Silicone caulk works well to seal small cracks but isn’t as effective on larger cracks. Expandable foam (dispensed from aerosol cans) seals these big cracks. The foam flexes as the materials contract and expand, so you don’t have to replace it every year.
Weatherproofing Repair Tape
This tape is great for sealing polycarbonate panels on long cracks along the foundation of your greenhouse. It is extremely durable and water-resistant.
Make a sloppy mix of cement and sand, and using rubber gloves, pack the cement mixture into the gaps using a stick to push it in to fill all the gaps properly. This is an inexpensive yet highly effective way to seal the bottom of your greenhouse.
Silicone (UV Stabilized, All-Weather, and Transparent)
Check for small gaps in the frame at the eave corners, base corners, and at the end of each ridge where the corner bars meet. Apply silicone on the inside of the building to help keep any leaks to a minimum.
Be careful not to block the ends of any internal gutters while you apply the silicone, as this will increase leaks instead of preventing them. Apply silicone on the outside of corners where the two base corners meet.
Use black bitumen-based sealant or paint the joints with bitumen paint.
Step 3 – Seal Gutter Ends, Corners, and Frame Joints
- The corners of a greenhouse are where 90% of leaking originates.
- Make sure that the gutter ends and nearby joints are sealed with High-Quality Silicone (link to Amazon).
- Use a black gutter sealer under the frame; it moves with any frame shift and is airtight and waterproof.
Important Greenhouse Features
Make sure that the following features are not affected when you seal the bottom of your greenhouse;
A greenhouse should always have vents to allow air to circulate inside. If it is completely sealed, your plants can die from mildew and mold. The only time to close the vents is at nighttime when the temperature is below freezing to prevent frost forming on your plants.
It is important to remember that greenhouses are not designed to be 100% watertight; a small amount of water should enter. A greenhouse floor needs to have good drainage. Floors with good drainage include;
- Brick – allows water to drain through the gaps into the ground.
- Dirt (bare earth) – natural drainage
- Sand – great filtration and drainage
- Stone or cement slabs – gaps between the slabs allow water to exit the greenhouse and creates a walking surface.
- Gravel floor – a great choice for a greenhouse and could be used in conjunction with a weed barrier (weed mat). These weed barriers keep weeds from growing through the gravel, and the gravel provides a great drainage system for your greenhouse andd creates a tight enough seal that prevents air from entering the greenhouse.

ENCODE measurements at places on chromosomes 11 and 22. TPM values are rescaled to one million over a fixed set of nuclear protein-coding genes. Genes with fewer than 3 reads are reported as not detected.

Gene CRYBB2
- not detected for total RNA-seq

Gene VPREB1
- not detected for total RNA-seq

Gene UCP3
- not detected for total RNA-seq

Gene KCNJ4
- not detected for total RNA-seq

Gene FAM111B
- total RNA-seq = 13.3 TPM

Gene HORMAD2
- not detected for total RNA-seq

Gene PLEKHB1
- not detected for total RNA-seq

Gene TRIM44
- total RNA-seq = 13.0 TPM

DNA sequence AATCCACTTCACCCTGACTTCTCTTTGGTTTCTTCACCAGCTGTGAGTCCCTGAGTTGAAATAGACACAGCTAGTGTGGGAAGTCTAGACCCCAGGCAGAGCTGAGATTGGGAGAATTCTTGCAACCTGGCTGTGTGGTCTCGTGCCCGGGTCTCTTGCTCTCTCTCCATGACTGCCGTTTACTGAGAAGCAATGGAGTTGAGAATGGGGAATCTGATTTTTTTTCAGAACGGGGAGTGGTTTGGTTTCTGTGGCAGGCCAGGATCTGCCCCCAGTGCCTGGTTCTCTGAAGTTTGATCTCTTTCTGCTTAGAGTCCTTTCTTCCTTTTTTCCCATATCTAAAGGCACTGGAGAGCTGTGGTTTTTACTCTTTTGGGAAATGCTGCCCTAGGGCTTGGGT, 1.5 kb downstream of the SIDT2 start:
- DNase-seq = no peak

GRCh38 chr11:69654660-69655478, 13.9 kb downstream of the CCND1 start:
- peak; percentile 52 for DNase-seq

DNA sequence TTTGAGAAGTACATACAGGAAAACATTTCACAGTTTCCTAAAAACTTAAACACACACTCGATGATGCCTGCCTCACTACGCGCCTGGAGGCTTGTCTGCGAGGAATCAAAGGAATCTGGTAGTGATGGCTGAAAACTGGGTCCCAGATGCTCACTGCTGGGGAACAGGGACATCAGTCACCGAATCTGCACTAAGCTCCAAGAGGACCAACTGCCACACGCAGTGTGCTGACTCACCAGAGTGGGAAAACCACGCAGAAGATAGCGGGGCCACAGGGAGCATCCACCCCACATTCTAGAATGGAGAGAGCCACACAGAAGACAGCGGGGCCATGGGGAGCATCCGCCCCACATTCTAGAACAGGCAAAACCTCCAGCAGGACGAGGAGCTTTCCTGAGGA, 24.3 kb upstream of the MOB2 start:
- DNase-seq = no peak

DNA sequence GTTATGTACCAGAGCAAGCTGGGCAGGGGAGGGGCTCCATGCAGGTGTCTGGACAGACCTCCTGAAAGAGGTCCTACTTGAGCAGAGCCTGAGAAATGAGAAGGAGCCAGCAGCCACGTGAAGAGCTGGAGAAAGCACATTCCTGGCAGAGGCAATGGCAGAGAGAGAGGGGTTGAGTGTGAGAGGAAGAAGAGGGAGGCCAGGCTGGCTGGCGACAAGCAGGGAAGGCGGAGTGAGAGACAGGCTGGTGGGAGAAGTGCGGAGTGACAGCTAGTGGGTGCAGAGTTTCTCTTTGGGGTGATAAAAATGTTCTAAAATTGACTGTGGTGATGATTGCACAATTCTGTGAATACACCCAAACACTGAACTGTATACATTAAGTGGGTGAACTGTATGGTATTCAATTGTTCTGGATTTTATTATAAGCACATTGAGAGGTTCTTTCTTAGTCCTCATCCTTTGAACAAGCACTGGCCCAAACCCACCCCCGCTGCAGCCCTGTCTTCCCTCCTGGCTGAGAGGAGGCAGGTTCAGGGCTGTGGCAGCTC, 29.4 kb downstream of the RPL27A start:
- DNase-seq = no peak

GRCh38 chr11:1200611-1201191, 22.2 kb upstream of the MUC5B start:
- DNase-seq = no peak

Managing the humidity inside a greenhouse is vital because condensation in a greenhouse is not a good thing. If there are condensation droplets that form on the leaves of your plants, it can cause mildew to form. Therefore, sealing the bottom and the sides of the greenhouse is of utmost importance.
It’s one thing to seal the bottom of your greenhouse, but you also need to keep the warmth from the sunlight inside. Plastic or glass is great for light emission, but they don’t keep the heat very well. After you have sealed your greenhouse foundation, incorporate materials such as brick or stone to hold the heat longer.
You can do this by laying a brick or stone walking surface or pathway inside of the greenhouse. Although they slow down the healing process in your greenhouse, they take a long time to cool and will release the heat slowly throughout the night.
To keep your expenses (and problems) to a minimum, proper maintenance is necessary. Once a month, inspect the greenhouse inside and check out for cracks and holes. Regular inspection and maintenance help you stay on top of things and lowers the risk of plant damage or loss.
If not properly sealed, stormy weather can wreak havoc on your greenhouse (source). Cracks around the foundation (bottom) of a greenhouse can make it difficult to maintain warm temperatures. Sealing the bottom ensures that the plants thrive in the correct levels of humidity and heat.